I have a new respect for leather. Last weekend it took all of my strength and the strength of ten other people to tan three buckskins and a couple of rabbit furs.
We were learning, sure, but to make a single buckskin in a natural way is an incredibly intense–physically and mentally–exercise. We were lucky to have the expertise of Tamara Wilder, a primitive skills master who has been making buckskin and teaching wilderness skills for the past twenty years.
Tamara, pictured here with a student, brought all the poles and beams we needed to scrap the hides clean. She also brought three hides for us to tan–two deer and one goat. It’s her side gig to skin deer for hunters during hunting season so she collects a lot of them. She merely salts the hides, folds them up, and then puts them into a large plastic box in a shady spot. When she has time–usually in the winter–she’ll take them out and start the hide tanning process.
Though two of the hides were almost three years old, they hardly smelled at all. Our first order of business was to scrape off all the muscle tissue and fat off the hides. We donned long plastic aprons, set up scrapping beams, and went to work. We used dull blades and elbow grease to work off the tissue. At some points, it was gross.
Then we flipped the hides over and started scrapping the fur side off. Tamara pointed out that this is the time when most mistakes happens. There’s a membrane that must be removed with the hair. If it doesn’t get removed, it will never be soft and supple buckskin. This requires a hefty amount of upper arm strength. And in my case, grunting. Every once in awhile we would pour water over the hide to keep it moist.
That first step took almost all day. Those of us who opted to make a bunny fur, also had to scrap the muscle and fat off a rabbit hide which had been soaked in an alum and salt solution overnight (this sets the fur so it doesn’t slip).
Next, Tamara showed us how to properly remove a brain to do the brain tanning solution. We also added about a dozen egg yolks and blended it all up. The scrapped hides and furs went into the brain bucket overnight. We all limped home and licked our wounds.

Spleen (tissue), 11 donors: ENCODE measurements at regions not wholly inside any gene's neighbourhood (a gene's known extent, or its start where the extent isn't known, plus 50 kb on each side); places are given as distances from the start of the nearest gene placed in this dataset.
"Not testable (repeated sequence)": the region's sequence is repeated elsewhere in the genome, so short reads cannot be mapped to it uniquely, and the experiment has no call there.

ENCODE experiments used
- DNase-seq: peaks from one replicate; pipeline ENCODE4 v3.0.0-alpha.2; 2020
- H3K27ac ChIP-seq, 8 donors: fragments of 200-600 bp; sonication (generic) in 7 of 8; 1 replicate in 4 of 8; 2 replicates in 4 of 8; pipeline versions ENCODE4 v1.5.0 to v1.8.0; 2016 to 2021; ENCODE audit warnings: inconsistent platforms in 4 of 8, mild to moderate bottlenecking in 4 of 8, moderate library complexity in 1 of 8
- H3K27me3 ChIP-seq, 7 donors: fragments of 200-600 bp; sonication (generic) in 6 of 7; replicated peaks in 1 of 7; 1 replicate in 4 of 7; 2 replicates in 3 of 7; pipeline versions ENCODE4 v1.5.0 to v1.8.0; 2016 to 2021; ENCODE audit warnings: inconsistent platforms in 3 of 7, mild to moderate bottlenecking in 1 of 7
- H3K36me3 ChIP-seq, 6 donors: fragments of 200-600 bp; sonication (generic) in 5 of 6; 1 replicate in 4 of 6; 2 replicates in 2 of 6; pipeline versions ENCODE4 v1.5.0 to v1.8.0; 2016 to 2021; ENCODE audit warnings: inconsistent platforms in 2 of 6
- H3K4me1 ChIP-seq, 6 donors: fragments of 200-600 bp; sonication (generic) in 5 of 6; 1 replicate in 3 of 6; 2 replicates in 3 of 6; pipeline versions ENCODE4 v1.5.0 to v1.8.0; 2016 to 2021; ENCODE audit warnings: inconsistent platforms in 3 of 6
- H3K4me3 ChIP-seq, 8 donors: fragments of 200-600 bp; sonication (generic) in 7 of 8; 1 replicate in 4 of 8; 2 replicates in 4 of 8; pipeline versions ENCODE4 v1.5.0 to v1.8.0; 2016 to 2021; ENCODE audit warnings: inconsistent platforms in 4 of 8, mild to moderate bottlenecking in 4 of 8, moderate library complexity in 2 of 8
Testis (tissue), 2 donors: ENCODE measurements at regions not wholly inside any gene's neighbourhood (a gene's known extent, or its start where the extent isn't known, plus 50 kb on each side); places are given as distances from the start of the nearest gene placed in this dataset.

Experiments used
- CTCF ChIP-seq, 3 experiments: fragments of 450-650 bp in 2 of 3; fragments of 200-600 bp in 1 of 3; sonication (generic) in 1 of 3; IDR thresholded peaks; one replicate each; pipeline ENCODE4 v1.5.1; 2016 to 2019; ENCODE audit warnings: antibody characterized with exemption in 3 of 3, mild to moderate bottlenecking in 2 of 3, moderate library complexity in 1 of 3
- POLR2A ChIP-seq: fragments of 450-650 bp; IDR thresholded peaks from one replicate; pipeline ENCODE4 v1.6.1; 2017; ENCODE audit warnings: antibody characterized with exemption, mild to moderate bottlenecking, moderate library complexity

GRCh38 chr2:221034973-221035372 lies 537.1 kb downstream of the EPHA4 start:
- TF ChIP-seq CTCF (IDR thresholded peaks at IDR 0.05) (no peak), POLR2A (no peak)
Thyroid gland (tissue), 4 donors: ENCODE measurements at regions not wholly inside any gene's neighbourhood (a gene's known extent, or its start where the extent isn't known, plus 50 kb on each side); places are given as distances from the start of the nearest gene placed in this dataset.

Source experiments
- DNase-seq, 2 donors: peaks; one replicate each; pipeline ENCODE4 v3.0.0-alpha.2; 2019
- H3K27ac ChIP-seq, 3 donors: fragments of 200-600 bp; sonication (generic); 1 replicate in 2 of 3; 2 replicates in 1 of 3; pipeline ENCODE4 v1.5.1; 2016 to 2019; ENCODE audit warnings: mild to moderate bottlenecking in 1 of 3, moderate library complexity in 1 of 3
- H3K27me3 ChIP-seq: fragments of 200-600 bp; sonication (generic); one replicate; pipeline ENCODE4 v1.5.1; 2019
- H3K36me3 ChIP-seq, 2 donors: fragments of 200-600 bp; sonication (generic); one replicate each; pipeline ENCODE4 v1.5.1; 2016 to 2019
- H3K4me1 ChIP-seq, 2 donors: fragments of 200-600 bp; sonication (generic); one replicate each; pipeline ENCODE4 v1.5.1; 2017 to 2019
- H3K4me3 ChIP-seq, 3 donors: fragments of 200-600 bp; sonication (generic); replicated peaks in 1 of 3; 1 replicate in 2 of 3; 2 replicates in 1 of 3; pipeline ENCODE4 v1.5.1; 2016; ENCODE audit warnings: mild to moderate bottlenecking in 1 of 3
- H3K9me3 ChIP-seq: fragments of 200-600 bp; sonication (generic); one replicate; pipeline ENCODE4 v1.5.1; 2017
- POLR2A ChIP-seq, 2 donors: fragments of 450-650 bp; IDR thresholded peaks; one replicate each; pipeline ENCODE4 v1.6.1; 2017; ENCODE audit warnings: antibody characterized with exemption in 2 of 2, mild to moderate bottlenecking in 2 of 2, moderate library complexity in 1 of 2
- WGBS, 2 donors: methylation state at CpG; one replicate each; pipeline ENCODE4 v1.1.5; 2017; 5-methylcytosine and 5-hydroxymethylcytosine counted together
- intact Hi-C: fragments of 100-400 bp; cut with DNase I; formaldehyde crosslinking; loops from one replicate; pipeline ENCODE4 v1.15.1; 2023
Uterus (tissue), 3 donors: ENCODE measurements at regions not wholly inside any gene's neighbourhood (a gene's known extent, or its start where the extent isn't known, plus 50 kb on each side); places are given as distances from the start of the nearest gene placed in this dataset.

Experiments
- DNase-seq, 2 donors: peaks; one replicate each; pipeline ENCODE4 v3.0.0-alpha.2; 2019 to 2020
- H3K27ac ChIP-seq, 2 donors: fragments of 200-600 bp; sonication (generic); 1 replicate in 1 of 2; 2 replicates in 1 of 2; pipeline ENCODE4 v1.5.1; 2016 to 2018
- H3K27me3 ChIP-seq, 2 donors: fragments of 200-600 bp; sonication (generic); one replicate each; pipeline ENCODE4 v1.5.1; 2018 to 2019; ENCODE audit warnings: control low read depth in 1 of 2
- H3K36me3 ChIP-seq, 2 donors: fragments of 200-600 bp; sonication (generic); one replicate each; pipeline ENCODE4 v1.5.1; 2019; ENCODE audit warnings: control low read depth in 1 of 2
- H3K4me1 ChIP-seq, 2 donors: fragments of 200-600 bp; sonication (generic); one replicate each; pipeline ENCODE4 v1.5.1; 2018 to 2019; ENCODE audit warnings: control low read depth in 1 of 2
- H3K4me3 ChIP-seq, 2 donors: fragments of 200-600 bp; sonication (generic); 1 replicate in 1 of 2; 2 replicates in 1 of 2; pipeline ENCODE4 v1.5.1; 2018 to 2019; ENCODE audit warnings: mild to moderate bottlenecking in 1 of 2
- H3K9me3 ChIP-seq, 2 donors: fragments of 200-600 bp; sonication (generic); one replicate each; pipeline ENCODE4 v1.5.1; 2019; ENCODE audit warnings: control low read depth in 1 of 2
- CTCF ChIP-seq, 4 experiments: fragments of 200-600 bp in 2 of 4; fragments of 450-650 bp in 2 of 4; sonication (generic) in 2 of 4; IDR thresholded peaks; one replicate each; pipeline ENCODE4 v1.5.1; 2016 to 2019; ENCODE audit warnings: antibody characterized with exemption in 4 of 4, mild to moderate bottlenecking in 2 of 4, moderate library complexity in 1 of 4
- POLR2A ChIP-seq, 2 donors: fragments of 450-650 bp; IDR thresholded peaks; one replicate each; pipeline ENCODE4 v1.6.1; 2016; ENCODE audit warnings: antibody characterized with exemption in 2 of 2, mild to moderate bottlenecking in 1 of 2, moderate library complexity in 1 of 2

The next day, we were up early, setting up pieces of thick wire along the fence posts at GhostTown Farm. The neighbors were very curious. We spent the rest of the day fussing with the brain-infused hides. We pulled them, and stretched them, and roughed them up on the wires. Then pulled them some more. The bunny furs were prodded and stretched. After many hours, the hides started to feel really soft and pliable. They could be tugged on. They turned a wonderful white color and were soft as felt. We had made buckskin.
Then Tamara (who was wearing a buckskin tank top and had made a pair of buckskin hot pants!) started a fire with a stick. We all nearly gasped at her genius. We then smoked the buckskin, which makes it waterproof, and turned it a dun color that I’ve only associated with buckskin wearing natives.
By that second day, we were all exhausted, stretched to the limit, giddy with our new knowledge. Tamara divided up the buckskin–each of us got a quarter of a hide–and we all wondered what we would make with ours. I think I have enough to make a bikini top.
Also, tonight i’ll be at:
CounterPULSE, 1310 Mission St., San Francisco, CA 9410
Wednesday, April 29, 2009
I’ll be one of five speakers discussing “transitioning into sustainable urban living.”